Saturday, September 22, 2018
Delray Beach, FL – In his book In Pursuit of Elegance, Matthew E. May tells a story about Drachten, a Dutch village that had a serious problem with traffic at its main intersection. The village hired an expert, Hans Monderman, to help them reduce congestion and accidents.
The conventional way to do this is to implement various measures to get cars to slow down. Unfortunately, such measures – including stoplights, radar-controlled equipment, and a beefed-up police force – are expensive. Since Drachten had a small budget, Monderman was forced to do something different.
He realized that this was an opportunity for him to test a theory he had been developing about human behavior: that the more controls you impose on people, the less self-control they are likely to exhibit. In his words, “Treat people like zombies and they’ll behave like zombies. But treat them as intelligent, and they’ll respond intelligently.”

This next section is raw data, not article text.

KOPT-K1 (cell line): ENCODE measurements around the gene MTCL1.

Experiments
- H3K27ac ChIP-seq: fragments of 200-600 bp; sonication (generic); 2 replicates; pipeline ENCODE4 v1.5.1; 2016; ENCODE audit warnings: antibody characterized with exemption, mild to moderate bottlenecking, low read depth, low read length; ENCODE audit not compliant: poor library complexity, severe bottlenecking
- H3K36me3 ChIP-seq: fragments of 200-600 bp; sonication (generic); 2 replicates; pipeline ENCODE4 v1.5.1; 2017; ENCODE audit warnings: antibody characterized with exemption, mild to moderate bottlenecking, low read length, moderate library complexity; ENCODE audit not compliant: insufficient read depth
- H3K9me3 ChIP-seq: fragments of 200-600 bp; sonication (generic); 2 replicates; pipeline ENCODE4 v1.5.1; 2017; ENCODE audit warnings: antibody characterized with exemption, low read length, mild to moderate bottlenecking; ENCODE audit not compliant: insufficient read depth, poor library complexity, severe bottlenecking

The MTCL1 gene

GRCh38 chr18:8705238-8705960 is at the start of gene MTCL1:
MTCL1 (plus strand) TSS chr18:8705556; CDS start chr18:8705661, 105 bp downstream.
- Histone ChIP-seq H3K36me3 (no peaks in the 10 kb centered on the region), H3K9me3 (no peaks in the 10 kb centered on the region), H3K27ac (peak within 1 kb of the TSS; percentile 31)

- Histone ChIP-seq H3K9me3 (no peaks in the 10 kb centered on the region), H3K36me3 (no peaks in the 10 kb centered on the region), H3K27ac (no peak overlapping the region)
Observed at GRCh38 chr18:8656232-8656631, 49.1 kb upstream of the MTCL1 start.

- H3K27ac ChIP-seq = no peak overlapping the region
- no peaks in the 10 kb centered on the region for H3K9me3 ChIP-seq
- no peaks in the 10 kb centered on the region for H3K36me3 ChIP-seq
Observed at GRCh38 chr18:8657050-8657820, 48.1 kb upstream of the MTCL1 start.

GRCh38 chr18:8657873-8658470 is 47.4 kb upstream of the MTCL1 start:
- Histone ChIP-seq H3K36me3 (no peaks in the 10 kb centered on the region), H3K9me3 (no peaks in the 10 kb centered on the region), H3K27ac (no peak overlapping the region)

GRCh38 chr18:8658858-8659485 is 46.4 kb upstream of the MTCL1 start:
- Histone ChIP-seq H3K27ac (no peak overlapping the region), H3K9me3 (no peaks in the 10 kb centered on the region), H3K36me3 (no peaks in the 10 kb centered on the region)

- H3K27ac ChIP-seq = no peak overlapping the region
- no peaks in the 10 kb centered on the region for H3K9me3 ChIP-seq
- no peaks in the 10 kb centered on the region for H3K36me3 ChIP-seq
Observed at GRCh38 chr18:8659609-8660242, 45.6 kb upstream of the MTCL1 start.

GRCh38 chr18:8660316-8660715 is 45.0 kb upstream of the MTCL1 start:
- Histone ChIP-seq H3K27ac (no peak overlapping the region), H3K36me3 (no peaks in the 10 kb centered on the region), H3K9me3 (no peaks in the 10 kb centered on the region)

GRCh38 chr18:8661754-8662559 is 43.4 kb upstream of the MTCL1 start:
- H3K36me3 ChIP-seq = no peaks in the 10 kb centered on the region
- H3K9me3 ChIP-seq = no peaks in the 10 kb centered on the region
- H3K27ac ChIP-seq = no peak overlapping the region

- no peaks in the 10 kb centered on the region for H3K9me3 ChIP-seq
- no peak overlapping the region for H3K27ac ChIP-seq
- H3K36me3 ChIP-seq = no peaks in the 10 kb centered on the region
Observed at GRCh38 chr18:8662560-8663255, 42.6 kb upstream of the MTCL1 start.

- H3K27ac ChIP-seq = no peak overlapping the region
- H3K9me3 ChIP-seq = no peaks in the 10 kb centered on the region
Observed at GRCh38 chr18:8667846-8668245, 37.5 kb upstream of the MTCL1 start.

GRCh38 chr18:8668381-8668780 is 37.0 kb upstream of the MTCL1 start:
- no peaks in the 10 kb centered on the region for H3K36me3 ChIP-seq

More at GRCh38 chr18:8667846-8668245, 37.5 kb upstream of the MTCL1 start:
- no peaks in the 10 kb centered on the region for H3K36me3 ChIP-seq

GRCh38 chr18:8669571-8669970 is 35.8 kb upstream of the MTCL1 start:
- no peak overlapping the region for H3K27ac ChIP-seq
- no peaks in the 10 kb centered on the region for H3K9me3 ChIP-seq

So instead of increasing traffic controls in the middle of town, he reduced them to a startling degree. Instead of adding regulations, he suggested repealing most of them. No speed bumps, no speed limits, no signs, no mandates about right of way.